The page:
Mysore Rasam

Mysore Rasam an aromatic, flavourful and comforting rasam. Rasam is a traditional South Indian soup / broth served as a side dish with rice. The speciality of this Mysore rasam is the use of freshly made mysore rasam powder made by roasting and grinding few spices along with trace amount of coconut. Addition of coconut in rasam powder is quite unusual but gives a distinct and aromatic flavour. This refreshing and soothing Mysore rasam can be served along with hot steamed rice with a dash of ghee.

Cooking Time: 20 – 30 minutes

Serving: 2 -3


Tamarindsmall gooseberry size
Tomato (ripe)medium size
Toor dhal (to pressure cook)2 to 3 teaspoon
Turmeric powder1/2 teaspoon
Hing / Asafoetida1/4 th teaspoon
Jaggery (optional)small piece
Saltto taste
Curry leavesfew
Coriander leavesto garnish

To roast & grind:

Coriander seeds1 teaspoon
Channa dhal1 teaspoon
Peppercorns1/2 teaspoon
Jeera / cumin seeds1/2 teaspoon
Red chilli3
Shredded coconut2 teaspoon
Ghee1/2 teaspoon

To temper:

Ghee1 to 2 teaspoon
Mustard seeds1 teaspoon
Jeera / Cumin seeds1/2 teaspoon
Curry leavesfew
Hing / Asafoetida (optional)1/4 th teaspoon

Step by Step Instructions:

  • Pressure cook around 3 teaspoons of toor dhal along with a pinch of turmeric powder for 3 to 4 whistles. Mash the dhal well and add warm water and dilute it to around 1 cup. Keep it aside.
  • Take a fully ripened medium size tomato in a pot and squeeze /mash it using hands. If you prefer the rasam to be in a clear consistency, then squeeze and discard the skin / pulp.
  • Soak gooseberry size tamarind in warm water for about 15 minutes. Extract about 2 cups of tamarind juice from this.
  • Add the tamarind extract to the the pot containing the mashed tomato.
  • To prepare fresh mysore rasam powder – Take a pan and add half teaspoon ghee. Add 1 tsp coriander seeds, 1 tsp channa dhal, 1/2 tsp peppercorns and 3 red chillies. Roast the ingredients in low to medium flame until the lentils turn golden brown. Now add 1/2 tsp cumin seeds and 2 tsp shredded coconut. Saute for few seconds and switch off the flame. Transfer the roasted ingredients to a plate and allow it to cool. Grind it to a coarse powder.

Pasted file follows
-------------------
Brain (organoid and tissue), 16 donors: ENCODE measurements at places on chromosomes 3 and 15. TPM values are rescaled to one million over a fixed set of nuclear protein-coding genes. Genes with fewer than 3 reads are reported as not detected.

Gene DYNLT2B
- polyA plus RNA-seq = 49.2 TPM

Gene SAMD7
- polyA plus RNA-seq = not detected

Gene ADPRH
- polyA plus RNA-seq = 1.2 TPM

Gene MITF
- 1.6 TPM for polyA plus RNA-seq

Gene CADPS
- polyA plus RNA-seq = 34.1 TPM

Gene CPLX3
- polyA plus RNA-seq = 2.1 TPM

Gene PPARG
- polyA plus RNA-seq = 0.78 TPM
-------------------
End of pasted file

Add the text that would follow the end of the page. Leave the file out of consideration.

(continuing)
• To the pot with mashed tomato and tamarind extract, add salt and 1/2 tsp turmeric powder. Add 1/4th tsp hing and few curry leaves. Allow this to boil for 1 or 2 minutes until the raw flavour of the tamarind goes away.
  • Add about 2 to 2 1/2 tsp freshly prepared mysore rasam powder and a small piece of jaggery. Cook for 1 or 2 minutes until the rasam starts to boil. Do not boil for too long after adding the rasam powder.
  • Now add the diluted mashed dhal. If you are adding just the mashed dhal without diluting, then add 1 cup water. Simmer the rasam until it forms a froth on the top layer. This might take 3 to 5 minutes. The above measurements give 3 to 3 1/2 cups of rasam sufficient enough for 2 – 4 servings.
  • Garnish the rasam with finely chopped coriander leaves.
  • To temper – In a pan, add 1 to 2 tsp ghee, add 1 tsp mustard seeds. When the mustard seeds crackle, add 1/2 tsp cumin seeds and few curry leaves. Switch off the stove and add a pinch of hing. Pour this tempering over the rasam. Close the pot with a lid immediately after tempering so that the rasam absorbs all the flavours.
  • Serve this delicious and comforting Mysore rasam with steamed rice and a dash of ghee.


  • The left over Mysore rasam powder can be used for dry curries or South Indian kootu varieties.
  • If you prefer to make this rasam powder ahead of time, then exclude the coconut and follow the same instructiuons as given. Alternatively, while making the rasam powder, you can roast the shredded coconut to golden brown. This will increase the shelf life of the rasam powder.
  • For authentic Mysore rasam, use Bydagi red chillies instead of the regular red chillies. Bydagi red chiilies is a popular chilli variety grown mostly in the state of karnataka. They are known for its bright red colour and is less spicy compared to the regular red chillies.

Check out my other Rasam Varieties:


    1. Kushi – Sambar and Rasam are different. Although they are prepared with similar ingredients, the proportion of the spices and lentils vary and also method of cooking gives a distinct difference between the two both in consistency and taste. Thanks for your comment.

      Liked by 2 people

  1. Looks so comforting! I wish I have it right now during this cold fall morning! Thank you very much as well for visiting my blog and for your generous “likes.” I am looking forward to reading more about your cooking. ๐Ÿ™‚

    Liked by 2 people

  2. Just looking at the pics of your receipe. Making my mouth watering. Food is first thing to survive the life.

    Not only you are taking care of self and family but making this entire process meaningful and awesome.

    Hats off to your endeavor .

    May god reward you for your efforts by giving you success and peace in your life.๐Ÿ˜€

    Liked by 2 people

Leave a Reply

Fill in your details below or click an icon to log in: Logo

You are commenting using your account. Log Out /  Change )

Facebook photo

You are commenting using your Facebook account. Log Out /  Change )

Connecting to %s

This site uses Akismet to reduce spam. Learn how your comment data is processed.